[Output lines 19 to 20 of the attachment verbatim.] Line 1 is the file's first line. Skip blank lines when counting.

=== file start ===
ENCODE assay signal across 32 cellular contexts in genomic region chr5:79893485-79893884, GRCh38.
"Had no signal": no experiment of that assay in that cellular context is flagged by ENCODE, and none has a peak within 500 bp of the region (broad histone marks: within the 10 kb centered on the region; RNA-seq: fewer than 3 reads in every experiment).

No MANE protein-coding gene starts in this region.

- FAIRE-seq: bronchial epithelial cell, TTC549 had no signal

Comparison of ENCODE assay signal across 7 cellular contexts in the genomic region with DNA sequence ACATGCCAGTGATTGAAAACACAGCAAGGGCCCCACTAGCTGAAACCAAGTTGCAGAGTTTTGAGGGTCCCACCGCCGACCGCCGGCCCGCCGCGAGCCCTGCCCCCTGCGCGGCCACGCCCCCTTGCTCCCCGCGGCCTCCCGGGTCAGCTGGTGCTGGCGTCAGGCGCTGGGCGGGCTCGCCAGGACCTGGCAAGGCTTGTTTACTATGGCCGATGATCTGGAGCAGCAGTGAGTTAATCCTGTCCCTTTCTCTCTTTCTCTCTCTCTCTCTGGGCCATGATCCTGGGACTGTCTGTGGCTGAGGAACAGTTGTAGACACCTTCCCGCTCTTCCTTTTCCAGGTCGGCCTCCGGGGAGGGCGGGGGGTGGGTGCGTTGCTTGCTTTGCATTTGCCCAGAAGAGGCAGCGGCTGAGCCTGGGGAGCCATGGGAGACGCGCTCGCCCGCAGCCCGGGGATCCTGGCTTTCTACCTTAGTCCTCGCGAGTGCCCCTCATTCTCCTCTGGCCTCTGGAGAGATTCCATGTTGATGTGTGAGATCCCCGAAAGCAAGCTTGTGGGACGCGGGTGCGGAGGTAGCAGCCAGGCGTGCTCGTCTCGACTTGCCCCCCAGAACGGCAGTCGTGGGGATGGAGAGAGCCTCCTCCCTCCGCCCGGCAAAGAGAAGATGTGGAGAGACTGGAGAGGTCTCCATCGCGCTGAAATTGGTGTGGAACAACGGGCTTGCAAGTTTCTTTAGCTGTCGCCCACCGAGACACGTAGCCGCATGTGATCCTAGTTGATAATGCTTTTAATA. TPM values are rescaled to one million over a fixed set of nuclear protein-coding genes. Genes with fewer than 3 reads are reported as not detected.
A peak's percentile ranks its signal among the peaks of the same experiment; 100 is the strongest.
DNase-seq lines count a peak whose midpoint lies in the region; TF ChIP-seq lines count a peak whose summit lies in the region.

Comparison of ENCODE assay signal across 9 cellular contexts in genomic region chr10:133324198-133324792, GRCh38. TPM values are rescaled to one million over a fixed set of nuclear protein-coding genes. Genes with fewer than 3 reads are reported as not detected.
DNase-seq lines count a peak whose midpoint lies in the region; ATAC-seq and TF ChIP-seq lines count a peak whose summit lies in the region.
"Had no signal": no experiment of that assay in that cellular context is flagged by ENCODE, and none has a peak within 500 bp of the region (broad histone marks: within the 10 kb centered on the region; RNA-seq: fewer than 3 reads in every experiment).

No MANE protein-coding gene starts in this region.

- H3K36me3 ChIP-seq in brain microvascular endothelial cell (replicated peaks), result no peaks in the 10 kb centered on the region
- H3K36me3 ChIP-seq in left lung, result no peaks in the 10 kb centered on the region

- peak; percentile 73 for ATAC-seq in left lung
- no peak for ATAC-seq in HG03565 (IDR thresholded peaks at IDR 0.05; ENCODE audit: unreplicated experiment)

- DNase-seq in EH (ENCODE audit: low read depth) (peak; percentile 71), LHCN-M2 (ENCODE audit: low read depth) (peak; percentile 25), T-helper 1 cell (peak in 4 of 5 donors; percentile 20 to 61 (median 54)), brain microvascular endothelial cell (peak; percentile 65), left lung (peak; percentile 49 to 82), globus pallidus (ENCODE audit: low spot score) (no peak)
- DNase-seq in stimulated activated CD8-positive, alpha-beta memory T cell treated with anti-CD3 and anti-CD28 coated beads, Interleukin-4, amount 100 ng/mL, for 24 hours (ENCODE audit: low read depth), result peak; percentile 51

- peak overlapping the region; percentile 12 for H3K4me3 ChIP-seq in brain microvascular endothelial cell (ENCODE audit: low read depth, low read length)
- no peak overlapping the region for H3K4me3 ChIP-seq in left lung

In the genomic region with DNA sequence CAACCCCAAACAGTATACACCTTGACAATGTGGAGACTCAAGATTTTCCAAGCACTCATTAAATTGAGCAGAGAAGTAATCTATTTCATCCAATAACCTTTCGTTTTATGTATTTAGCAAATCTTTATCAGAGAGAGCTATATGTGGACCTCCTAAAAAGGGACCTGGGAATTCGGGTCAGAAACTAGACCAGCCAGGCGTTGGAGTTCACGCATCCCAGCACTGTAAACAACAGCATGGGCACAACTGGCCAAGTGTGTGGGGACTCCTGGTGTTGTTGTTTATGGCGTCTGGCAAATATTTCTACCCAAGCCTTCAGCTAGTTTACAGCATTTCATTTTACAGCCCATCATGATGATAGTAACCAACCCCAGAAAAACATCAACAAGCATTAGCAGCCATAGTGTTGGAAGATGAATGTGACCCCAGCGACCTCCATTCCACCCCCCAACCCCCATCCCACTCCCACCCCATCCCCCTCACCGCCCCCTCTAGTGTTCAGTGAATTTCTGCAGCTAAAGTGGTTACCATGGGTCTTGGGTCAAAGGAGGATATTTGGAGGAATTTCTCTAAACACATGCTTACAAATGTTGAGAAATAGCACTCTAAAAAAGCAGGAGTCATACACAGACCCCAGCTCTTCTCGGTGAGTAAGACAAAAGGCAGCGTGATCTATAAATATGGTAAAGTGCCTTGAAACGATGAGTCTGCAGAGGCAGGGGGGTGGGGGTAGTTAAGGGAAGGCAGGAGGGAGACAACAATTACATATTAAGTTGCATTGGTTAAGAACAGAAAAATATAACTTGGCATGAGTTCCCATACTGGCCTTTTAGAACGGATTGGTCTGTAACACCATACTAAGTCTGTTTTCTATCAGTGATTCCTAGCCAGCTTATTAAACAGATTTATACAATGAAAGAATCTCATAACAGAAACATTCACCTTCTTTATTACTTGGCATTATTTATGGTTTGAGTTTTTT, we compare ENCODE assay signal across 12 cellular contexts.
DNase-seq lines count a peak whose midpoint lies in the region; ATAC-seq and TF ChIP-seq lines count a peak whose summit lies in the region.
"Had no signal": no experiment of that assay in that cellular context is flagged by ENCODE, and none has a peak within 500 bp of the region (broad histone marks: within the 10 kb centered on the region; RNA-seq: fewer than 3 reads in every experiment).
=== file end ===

- no peak overlapping the region for H3K4me3 ChIP-seq in left lung

In the genomic region with DNA sequence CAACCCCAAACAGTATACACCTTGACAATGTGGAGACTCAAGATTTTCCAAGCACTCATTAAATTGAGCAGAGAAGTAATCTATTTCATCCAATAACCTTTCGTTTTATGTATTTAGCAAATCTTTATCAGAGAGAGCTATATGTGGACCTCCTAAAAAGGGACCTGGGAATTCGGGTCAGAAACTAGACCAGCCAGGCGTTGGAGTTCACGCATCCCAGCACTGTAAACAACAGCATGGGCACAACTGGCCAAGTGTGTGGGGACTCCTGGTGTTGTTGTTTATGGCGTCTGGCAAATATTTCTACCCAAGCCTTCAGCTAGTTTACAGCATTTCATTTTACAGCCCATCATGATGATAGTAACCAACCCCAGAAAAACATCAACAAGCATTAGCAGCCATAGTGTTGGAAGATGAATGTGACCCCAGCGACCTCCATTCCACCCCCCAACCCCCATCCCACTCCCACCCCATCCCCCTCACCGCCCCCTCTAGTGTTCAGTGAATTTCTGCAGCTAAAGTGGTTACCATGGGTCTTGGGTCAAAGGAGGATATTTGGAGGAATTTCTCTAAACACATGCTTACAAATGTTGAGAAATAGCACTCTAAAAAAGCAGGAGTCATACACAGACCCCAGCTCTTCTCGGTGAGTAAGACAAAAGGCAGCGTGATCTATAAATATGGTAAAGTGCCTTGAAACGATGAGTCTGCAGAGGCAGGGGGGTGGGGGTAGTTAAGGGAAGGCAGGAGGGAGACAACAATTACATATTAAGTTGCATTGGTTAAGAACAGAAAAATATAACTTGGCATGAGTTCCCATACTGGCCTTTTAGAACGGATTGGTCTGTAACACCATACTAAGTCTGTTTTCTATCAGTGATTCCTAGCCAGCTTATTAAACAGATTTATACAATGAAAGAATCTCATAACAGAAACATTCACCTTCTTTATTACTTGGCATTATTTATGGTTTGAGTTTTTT, we compare ENCODE assay signal across 12 cellular contexts.